Brazil's OECD membership bid intensifies scrutiny on modern slavery
The Organisation for Economic Co-operation and Development (OECD) Guidelines for Multinational Enterprises sets forth that companies shall “contribute to the elimination of all forms of forced or compulsory labor and take adequate steps to ensure that forced or compulsory labor does not exist in their operations”. Hence, Brazil’s bid to join the OECD, recently boosted by the U.S. support, brings along the need to increase efforts to repress forced labor or other forms of modern slavery in the country. This is already happening and has consequences to multinational companies with activities in the country.
Specifically, Brazil is trying to improve mechanisms that allow parties, such as individuals or human rights protection entities, to file complaints against multinationals and provide effectiveness to such complaints. The OECD’s National Point of Contact (NPC) is one of these mechanisms. The NPC is a government-supported office whose core duty is to advance the effectiveness of the OECD Guidelines. All OECD members and adhering governments must establish an NPC, and in the case of Brazil, that is the Ministry of Economy.
As part of the country’s recent efforts to gain OECD membership, the Ministry of Economy has increased the number of NPC staff and taken measures to raise public awareness on its activities. It has also submitted to public comments a revised Manual of Procedures of the NPC, with the intent to improve transparency on its operation.
These recent changes tend to raise awareness on the possibility of filing complaints before the NPC and give potential complainants a better knowledge on how to do it and what to expect from it. Complainants now know, for example, the mediation instruments that the NPC may adopt, as well as the expected timeframe for the proceedings. In addition, the sole fact that Brazil is in the process of becoming an OECD member might give potential complainants the expectation that their submissions will be thoroughly reviewed, as part of an effort by the country to show it is committed to foster compliance with the Organisation Guidelines. This tends to increase complaints to the NPC.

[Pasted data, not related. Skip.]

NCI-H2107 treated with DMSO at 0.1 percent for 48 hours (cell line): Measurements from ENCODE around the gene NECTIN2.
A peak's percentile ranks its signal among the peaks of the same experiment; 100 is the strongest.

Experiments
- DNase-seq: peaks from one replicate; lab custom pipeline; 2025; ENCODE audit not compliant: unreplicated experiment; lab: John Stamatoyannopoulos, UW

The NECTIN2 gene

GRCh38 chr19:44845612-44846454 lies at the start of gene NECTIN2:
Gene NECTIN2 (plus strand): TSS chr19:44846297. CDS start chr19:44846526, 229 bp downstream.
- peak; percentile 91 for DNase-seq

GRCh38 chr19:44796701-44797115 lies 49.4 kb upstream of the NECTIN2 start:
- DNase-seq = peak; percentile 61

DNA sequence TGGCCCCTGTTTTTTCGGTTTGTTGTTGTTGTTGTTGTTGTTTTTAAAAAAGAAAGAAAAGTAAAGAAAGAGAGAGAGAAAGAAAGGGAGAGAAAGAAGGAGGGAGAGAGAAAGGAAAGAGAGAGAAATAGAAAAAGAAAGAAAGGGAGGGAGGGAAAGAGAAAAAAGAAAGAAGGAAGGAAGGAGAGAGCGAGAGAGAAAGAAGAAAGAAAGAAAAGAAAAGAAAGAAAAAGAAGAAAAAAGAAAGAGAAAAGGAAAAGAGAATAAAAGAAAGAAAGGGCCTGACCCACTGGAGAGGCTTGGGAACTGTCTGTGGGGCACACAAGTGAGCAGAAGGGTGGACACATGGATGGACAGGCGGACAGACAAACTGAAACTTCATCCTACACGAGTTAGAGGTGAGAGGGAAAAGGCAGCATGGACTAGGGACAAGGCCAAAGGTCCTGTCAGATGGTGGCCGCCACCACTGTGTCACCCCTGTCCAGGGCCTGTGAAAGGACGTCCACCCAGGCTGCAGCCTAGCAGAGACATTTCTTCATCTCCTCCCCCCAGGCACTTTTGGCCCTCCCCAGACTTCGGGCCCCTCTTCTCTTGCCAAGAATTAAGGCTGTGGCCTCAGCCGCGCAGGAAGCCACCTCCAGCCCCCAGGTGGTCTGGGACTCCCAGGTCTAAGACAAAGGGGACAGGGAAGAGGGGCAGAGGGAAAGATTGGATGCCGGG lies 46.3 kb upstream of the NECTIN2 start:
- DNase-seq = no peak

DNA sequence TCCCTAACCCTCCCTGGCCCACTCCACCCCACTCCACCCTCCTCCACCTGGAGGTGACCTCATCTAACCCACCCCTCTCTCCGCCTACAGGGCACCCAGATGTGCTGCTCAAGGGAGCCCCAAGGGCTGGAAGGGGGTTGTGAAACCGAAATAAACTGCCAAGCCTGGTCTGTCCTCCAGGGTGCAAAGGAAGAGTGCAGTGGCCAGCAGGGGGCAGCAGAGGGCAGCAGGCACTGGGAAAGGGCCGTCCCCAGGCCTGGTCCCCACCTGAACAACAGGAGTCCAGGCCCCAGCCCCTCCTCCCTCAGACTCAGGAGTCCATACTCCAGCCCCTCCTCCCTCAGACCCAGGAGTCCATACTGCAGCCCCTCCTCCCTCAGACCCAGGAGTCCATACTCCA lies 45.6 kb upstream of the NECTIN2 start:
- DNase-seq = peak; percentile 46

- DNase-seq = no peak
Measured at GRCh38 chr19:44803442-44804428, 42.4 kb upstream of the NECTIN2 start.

Although the NPC does not have investigative or punitive powers, the mere publicity of a complaint made before it may be enough to harm the reputation of companies charged with involvement in modern slavery. The use of sophisticated mediation proceedings by the NPC staff, however, may be a good opportunity for multinationals with activities in Brazil to prevent both litigation and further scrutiny on its practices in such a sensitive and relevant matter, as fighting modern slavery.
The draft Manual of Procedures submitted to public comments provides for a preliminary phase of the proceedings in which the identity of the company that figures as a defendant in a complaint is kept confidential. During this phase, the company may address the issues and facts raised in the complaint with the party that filed it, so as to ensure the matter is dealt with in a way that does not harm its reputation. It may also benefit from this confidential period to revise its own practices or those related to local businesses partners in order to effectively prevent modern slavery that may be taking place within its supply chain. These provisions reduce risks for companies and ease conformity with the highest standards of compliance programs increasingly demanded worldwide.
Overall, Brazil’s attempt to access OECD membership is expected to result in closer scrutiny of practices by multinational companies active in the country. In this context, attention to modern slavery is a sensitive topic. It is, then, highly recommended that companies pre-emptively review their practices and those of their local business partners, so as to reduce risks related to the enlarged and sharpened mechanisms to fight modern slavery in the country.